On the shelfPosted: October 19, 2012
A few weeks ago someone asked me for a recommendation for a good watercolour book because she was finding her sketches “flat and overworked”. I thought I might share some suggestions in the form of a post instead of answering in the comments area, in case others are interested as well.
Before I recommend any books I have a few other suggestions.
1. Look at the paper in your sketchbook. Is it watercolour paper or all-purpose sketch paper? If it is the latter, then you will really have a hard time obtaining vibrant colour or a nice, even wash. And the colour may look really flat because the paint gets sucked into the paper. I use both a Moleskine watercolour sketchbook and small, cut sheets of 140 lb. watercolour paper for my work. Most 100% cotton rag watercolour paper has a sizing on it which makes the paper less absorbent. Remember, the paper in a sketch book is for SKETCHING and it is not meant to take a heavy wash. That is why many people also make their own sketchbooks with a good quality rag paper that can handle the paint. This is far too time-consuming for me!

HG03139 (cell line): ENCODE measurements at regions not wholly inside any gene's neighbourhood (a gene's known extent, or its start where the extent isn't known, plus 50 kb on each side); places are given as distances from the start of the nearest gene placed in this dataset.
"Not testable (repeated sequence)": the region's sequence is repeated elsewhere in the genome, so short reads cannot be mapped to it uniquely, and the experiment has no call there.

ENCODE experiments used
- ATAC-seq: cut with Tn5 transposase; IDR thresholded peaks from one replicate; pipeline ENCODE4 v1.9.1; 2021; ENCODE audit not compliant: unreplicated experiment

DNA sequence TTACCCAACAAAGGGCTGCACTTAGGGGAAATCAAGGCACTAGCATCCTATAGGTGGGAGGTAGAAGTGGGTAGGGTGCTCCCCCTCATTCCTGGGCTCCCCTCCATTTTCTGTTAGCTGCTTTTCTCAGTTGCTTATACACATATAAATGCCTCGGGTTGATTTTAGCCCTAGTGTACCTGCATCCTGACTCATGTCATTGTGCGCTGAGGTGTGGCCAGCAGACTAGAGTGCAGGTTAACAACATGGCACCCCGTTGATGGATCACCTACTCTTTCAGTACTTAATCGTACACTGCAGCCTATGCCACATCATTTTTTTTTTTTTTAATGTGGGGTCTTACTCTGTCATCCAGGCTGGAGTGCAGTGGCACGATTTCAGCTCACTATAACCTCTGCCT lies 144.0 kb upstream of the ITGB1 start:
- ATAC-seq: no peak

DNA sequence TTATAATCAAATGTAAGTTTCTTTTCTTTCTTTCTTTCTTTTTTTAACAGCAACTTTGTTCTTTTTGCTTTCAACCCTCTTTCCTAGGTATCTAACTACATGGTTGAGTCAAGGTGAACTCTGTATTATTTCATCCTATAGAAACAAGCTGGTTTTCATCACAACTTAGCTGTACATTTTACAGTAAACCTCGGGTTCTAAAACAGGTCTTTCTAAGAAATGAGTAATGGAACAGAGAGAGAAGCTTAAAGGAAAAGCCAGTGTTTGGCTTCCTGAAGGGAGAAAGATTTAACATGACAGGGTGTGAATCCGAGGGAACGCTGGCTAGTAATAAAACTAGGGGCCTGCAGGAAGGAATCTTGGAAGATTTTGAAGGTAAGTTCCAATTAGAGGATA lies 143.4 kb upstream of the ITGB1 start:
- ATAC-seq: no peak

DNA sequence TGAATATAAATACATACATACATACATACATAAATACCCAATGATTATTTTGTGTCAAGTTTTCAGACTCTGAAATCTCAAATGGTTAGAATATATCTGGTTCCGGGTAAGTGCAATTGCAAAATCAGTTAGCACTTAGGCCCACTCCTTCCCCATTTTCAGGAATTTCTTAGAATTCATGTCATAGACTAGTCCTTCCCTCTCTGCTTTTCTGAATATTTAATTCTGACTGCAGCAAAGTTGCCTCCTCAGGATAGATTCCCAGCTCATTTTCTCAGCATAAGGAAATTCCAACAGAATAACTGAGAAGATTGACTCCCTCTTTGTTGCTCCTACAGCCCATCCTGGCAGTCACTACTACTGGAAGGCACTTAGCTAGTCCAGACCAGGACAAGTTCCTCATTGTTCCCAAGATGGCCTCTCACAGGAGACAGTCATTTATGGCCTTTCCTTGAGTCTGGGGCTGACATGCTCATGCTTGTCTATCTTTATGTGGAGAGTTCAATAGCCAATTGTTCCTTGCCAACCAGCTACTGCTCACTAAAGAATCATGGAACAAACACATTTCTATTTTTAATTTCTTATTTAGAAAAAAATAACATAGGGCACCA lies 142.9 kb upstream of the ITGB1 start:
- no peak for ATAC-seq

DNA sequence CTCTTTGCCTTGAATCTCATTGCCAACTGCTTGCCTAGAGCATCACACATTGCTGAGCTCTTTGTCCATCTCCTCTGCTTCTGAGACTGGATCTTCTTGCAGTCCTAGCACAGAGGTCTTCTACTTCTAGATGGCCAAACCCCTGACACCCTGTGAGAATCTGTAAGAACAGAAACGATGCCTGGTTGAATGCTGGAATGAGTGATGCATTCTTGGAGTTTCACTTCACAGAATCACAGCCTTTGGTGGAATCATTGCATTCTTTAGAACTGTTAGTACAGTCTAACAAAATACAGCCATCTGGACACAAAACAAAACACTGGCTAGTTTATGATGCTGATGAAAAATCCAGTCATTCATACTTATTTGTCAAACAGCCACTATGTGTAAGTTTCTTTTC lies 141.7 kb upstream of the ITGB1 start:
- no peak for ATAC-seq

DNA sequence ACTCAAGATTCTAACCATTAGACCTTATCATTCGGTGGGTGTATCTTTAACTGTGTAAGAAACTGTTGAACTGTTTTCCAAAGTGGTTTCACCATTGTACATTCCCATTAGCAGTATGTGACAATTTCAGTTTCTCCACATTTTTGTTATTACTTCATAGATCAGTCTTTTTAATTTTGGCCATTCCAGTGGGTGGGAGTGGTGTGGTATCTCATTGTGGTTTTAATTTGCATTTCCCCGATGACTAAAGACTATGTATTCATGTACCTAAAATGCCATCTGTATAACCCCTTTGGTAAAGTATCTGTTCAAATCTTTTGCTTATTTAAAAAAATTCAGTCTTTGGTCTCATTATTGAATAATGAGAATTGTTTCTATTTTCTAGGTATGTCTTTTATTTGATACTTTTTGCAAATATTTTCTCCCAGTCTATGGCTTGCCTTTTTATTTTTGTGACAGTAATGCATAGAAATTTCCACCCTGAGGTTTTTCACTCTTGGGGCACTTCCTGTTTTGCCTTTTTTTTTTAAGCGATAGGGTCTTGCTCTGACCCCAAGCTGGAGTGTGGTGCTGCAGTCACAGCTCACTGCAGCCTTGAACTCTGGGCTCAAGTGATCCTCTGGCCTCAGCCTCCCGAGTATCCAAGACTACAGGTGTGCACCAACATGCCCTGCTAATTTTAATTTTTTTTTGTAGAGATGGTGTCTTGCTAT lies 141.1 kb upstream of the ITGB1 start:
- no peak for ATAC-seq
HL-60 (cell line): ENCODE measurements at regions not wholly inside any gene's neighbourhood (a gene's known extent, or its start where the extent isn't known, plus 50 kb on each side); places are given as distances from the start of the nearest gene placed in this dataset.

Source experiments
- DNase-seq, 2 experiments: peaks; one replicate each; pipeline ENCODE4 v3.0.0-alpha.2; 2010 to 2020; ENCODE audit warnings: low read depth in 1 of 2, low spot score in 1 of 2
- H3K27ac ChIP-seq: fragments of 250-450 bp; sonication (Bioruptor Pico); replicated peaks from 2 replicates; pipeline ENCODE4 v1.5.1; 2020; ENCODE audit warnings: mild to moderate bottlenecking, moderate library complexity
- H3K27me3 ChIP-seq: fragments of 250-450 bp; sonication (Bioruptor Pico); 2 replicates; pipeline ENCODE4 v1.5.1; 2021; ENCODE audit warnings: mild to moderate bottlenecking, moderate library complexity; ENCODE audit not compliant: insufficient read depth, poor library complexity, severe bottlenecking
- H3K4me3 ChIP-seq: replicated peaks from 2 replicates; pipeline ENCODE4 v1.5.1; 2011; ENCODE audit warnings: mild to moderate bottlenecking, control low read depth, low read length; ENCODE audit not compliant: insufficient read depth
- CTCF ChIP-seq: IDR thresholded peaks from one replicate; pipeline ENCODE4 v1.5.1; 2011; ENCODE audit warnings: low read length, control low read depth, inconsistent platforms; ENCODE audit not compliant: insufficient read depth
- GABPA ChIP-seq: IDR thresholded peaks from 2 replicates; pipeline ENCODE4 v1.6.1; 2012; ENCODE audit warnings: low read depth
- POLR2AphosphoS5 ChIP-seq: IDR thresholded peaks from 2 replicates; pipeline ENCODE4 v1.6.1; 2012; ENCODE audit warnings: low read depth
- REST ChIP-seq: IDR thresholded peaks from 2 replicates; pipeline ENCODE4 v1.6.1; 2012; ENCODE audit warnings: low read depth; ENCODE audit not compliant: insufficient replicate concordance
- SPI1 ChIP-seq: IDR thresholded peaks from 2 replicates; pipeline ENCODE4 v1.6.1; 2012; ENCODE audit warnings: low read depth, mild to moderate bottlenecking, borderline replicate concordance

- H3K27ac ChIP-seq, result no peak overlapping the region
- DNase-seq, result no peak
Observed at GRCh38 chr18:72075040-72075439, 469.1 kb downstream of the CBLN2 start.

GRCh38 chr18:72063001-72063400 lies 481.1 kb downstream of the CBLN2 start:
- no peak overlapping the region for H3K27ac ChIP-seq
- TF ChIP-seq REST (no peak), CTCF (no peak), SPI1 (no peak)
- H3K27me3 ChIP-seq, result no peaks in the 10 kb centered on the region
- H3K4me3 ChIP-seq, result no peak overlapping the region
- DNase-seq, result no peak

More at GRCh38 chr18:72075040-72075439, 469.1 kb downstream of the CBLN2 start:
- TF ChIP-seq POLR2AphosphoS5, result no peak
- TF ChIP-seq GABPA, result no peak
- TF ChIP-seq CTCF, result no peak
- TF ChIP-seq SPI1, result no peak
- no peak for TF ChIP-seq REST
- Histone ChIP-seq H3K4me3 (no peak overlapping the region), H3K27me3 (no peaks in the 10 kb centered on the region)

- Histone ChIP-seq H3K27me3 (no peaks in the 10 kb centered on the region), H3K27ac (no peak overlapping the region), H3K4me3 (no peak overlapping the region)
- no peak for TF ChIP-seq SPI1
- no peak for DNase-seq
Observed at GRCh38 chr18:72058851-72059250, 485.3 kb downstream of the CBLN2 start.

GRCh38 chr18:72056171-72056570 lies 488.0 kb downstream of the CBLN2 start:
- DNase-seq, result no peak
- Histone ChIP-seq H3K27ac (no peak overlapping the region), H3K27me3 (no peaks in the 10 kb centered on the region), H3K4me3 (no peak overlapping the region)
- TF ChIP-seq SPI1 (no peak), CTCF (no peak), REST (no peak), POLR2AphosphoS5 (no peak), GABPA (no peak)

2. Are you using tube paint or dry pans? If you are using dry pans, it takes a lot of water to dilute the paint. That means that your colours will be really washed out. If you use fresh tube paint then it takes much less water to get a dilute the paint and your colours will be much more saturated. That may also solve the overworking problem. Usually that happens when you can’t get your colours dark enough on the first try and you go over areas again and again.If you use fresh paint you can obtain those really gorgeous darks because you don’t have to water down the dry pigment in the pans. And even though tube paint may seem expensive, you just need little dabs of it to get great colour.
I learned most of what I know about watercolour by taking workshops with some of the greats whom I often name in my posts. Among them are Ed Whitney, Frank Webb, Milford Zornes, Barbara Nechis and Skip Laurence. I love watercolour and I have been collecting books for years but mostly I buy monographs because I like to read about the artist and look at the paintings, especially anything by Winslow Homer, Edward Hopper, John Singer Sargent or Andrew Wyeth. I also have lots of books on technique, often by painters I have taken workshops with like Ed Whitney or Frank Webb, or by painters whose work I love like Charles Reid. Other good ones on my shelf are by Zsoltan Szabo, John Pike, Judi Betts and Rex Brandt, but if I had to recommend one book it would be “Making Color Sing” by Jeanne Dobie. She covers composition as well as colour and there are lots of practical exercises. But if you try them, make sure to use good quality paper and fresh paint because you’ll never be able to obtain results without the right tools.